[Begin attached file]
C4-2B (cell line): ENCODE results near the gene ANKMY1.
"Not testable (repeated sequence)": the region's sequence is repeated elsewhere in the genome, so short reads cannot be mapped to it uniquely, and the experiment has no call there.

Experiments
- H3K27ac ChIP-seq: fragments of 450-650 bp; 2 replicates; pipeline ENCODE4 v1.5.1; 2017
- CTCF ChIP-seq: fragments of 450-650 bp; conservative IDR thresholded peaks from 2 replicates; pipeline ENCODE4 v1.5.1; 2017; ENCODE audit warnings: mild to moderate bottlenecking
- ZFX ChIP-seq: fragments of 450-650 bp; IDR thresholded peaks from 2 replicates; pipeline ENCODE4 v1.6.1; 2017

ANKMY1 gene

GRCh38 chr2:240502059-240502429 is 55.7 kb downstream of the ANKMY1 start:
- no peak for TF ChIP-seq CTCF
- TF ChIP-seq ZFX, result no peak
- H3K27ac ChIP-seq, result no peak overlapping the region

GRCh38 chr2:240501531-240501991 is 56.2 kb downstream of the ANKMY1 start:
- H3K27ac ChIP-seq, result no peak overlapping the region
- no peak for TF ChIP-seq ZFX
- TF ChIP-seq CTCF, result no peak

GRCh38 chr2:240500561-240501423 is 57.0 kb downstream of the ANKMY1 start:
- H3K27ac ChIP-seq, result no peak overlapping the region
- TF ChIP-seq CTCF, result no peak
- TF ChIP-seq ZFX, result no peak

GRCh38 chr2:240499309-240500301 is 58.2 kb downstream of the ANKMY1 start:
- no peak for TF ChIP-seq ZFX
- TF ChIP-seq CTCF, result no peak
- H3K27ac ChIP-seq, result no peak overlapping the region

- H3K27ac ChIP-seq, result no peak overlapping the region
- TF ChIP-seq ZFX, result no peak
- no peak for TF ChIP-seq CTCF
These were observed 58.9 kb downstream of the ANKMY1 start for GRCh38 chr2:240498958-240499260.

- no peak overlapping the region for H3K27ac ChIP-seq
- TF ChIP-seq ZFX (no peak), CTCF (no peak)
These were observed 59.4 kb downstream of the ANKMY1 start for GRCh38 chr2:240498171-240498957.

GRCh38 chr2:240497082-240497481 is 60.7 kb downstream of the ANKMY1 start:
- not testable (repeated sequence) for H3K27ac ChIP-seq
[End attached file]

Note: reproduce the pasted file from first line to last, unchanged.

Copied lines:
C4-2B (cell line): ENCODE results near the gene ANKMY1.
"Not testable (repeated sequence)": the region's sequence is repeated elsewhere in the genome, so short reads cannot be mapped to it uniquely, and the experiment has no call there.

Experiments
- H3K27ac ChIP-seq: fragments of 450-650 bp; 2 replicates; pipeline ENCODE4 v1.5.1; 2017
- CTCF ChIP-seq: fragments of 450-650 bp; conservative IDR thresholded peaks from 2 replicates; pipeline ENCODE4 v1.5.1; 2017; ENCODE audit warnings: mild to moderate bottlenecking
- ZFX ChIP-seq: fragments of 450-650 bp; IDR thresholded peaks from 2 replicates; pipeline ENCODE4 v1.6.1; 2017

ANKMY1 gene

GRCh38 chr2:240502059-240502429 is 55.7 kb downstream of the ANKMY1 start:
- no peak for TF ChIP-seq CTCF
- TF ChIP-seq ZFX, result no peak
- H3K27ac ChIP-seq, result no peak overlapping the region

GRCh38 chr2:240501531-240501991 is 56.2 kb downstream of the ANKMY1 start:
- H3K27ac ChIP-seq, result no peak overlapping the region
- no peak for TF ChIP-seq ZFX
- TF ChIP-seq CTCF, result no peak

GRCh38 chr2:240500561-240501423 is 57.0 kb downstream of the ANKMY1 start:
- H3K27ac ChIP-seq, result no peak overlapping the region
- TF ChIP-seq CTCF, result no peak
- TF ChIP-seq ZFX, result no peak

GRCh38 chr2:240499309-240500301 is 58.2 kb downstream of the ANKMY1 start:
- no peak for TF ChIP-seq ZFX
- TF ChIP-seq CTCF, result no peak
- H3K27ac ChIP-seq, result no peak overlapping the region

- H3K27ac ChIP-seq, result no peak overlapping the region
- TF ChIP-seq ZFX, result no peak
- no peak for TF ChIP-seq CTCF
These were observed 58.9 kb downstream of the ANKMY1 start for GRCh38 chr2:240498958-240499260.

- no peak overlapping the region for H3K27ac ChIP-seq
- TF ChIP-seq ZFX (no peak), CTCF (no peak)
These were observed 59.4 kb downstream of the ANKMY1 start for GRCh38 chr2:240498171-240498957.

GRCh38 chr2:240497082-240497481 is 60.7 kb downstream of the ANKMY1 start:
- not testable (repeated sequence) for H3K27ac ChIP-seq